Chequing accounts are a safe, convenient place to keep money that you plan to use for day-to-day spending or to pay bills over the short term. You can open a chequing account at most banks, trust companies and credit unions.
Use your chequing account for spending not saving. If you don’t need the money in the next few months, look for a short-term savings option that will pay you a higher return.
How chequing accounts work
- Deposits – You can deposit any amount of money at any time. You can also get your employer to deposit your pay directly into your accountAccount An agreement you make with a financial institution to handle your money. You can set up an account for depositing and withdrawing, earning interest, borrowing, investing, etc.+ read full definition.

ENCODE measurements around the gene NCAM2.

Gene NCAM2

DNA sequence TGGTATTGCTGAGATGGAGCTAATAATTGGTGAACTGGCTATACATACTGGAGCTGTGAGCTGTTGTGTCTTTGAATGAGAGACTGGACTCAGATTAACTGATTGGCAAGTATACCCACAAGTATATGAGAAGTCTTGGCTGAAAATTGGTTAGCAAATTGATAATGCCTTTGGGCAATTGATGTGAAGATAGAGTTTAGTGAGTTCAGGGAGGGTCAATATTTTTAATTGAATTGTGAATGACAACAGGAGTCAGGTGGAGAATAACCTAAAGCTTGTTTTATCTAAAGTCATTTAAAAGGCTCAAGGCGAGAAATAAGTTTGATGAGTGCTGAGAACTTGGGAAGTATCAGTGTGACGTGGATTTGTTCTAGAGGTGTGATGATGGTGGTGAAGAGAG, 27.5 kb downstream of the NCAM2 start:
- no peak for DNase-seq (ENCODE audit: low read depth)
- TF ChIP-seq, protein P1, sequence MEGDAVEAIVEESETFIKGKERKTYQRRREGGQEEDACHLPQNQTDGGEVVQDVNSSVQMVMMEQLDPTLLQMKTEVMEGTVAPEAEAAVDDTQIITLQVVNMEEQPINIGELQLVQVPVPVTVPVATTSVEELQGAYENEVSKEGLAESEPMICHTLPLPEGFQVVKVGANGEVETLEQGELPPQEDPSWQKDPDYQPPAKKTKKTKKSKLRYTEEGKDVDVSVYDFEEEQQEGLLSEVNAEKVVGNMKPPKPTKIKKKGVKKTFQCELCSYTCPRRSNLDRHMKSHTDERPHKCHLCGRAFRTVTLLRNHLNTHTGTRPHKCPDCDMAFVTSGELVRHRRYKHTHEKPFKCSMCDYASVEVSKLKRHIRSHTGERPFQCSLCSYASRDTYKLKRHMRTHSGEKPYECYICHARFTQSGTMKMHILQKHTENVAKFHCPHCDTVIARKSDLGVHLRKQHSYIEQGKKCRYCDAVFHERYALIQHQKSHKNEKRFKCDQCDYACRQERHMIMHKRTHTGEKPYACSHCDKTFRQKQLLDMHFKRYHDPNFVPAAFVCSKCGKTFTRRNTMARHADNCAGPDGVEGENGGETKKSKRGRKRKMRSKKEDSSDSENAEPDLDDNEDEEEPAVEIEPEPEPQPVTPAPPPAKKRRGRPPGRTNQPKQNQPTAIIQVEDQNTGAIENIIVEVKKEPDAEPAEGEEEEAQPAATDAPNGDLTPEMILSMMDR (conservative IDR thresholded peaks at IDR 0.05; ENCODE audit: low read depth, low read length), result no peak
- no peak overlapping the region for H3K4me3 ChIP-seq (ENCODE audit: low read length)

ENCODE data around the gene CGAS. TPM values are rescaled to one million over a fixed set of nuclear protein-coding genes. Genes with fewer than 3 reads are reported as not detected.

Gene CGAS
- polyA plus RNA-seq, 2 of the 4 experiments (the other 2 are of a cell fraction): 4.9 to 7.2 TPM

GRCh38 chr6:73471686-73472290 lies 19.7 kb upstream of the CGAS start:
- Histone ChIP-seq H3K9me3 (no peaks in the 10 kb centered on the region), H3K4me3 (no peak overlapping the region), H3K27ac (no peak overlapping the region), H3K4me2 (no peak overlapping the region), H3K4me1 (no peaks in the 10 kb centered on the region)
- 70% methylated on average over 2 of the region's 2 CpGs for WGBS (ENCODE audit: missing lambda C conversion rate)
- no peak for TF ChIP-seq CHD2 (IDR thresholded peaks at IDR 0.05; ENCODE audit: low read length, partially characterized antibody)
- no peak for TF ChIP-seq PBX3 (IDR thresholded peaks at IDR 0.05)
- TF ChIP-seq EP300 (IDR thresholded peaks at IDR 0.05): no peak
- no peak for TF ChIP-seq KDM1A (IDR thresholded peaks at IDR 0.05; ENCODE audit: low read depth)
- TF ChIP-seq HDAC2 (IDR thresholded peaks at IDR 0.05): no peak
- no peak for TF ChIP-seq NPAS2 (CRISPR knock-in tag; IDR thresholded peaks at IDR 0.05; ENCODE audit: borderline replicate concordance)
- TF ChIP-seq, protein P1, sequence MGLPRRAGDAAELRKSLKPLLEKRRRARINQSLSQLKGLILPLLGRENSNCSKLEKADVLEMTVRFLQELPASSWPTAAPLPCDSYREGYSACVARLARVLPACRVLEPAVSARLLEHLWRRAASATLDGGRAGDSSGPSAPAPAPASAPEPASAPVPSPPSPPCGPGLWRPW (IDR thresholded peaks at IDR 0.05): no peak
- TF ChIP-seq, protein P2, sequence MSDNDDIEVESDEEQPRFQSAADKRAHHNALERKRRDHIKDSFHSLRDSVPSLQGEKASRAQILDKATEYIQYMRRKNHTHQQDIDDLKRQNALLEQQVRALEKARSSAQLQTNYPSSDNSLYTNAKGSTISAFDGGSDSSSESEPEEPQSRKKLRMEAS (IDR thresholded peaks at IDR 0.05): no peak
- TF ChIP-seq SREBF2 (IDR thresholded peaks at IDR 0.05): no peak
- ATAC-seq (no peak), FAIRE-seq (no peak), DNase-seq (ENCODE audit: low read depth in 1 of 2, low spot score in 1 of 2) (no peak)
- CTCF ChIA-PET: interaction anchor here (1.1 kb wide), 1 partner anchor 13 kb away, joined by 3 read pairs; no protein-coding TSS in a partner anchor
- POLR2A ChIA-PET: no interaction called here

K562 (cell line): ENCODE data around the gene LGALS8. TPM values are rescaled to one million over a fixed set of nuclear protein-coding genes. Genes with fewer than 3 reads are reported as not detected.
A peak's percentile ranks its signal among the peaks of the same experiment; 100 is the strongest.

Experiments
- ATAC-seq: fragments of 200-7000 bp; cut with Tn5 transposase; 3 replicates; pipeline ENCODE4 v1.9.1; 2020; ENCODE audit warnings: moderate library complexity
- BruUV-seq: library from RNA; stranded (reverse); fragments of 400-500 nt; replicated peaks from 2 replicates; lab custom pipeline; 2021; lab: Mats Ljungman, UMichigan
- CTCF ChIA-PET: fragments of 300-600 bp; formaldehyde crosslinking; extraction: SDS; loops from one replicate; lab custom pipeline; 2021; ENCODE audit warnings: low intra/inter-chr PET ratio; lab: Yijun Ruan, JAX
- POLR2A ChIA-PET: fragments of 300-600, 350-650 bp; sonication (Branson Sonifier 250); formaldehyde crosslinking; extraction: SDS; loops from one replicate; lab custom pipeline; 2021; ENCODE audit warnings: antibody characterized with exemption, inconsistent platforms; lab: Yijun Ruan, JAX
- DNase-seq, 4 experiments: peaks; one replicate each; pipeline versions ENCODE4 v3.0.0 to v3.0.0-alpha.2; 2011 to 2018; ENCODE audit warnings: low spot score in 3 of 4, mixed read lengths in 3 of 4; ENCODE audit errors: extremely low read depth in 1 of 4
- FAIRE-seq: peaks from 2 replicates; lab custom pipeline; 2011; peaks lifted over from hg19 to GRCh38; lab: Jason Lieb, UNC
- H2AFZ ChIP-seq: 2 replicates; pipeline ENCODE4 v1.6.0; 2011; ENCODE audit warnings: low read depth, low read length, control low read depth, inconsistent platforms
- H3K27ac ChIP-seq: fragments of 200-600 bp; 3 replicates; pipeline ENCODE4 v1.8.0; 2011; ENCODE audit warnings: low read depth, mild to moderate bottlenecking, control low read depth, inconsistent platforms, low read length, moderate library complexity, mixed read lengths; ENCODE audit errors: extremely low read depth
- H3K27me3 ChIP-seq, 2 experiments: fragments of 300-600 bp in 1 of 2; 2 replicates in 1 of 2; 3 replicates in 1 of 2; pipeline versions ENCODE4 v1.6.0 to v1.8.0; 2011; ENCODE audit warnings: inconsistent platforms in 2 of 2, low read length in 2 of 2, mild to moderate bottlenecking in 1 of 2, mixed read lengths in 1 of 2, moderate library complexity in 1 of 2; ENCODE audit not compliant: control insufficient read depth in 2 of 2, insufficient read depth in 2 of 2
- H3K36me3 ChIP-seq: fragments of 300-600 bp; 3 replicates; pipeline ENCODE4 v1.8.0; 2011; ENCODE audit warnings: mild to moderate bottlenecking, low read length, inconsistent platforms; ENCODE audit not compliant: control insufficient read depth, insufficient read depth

- Withdrawals – You can get money out of the account easily and quickly by using a debit card, withdrawing cash at a bank machine (ATM), withdrawing cash through a branch teller, writing a cheque, paying bills online, either one at a time or through automatic monthly payments, and moving money from one account to another. There may be daily limits on how much you can withdraw and the number of withdrawals.
- Interest – You will earn little interest, if any, on the money in your account. Savings accounts pay slightly more interest.
- Fees – Fees will vary, depending on the type of account you choose.
- CDIC protection – Your money is protected, up to set limits, through the Canada Deposit Insurance Corporation (CDIC). This doesn’t apply to U.S. dollar accounts.
Use your chequing account for spending not saving
If you don’t need the money in the next few months, look for a short-term savings option that will pay you a higher return.
5 key points
- Deposit any amount of money at any time.
- Get money out quickly and easily.
- You will earn very little interest.
- Your money is protected up to set limits.
- Fees vary.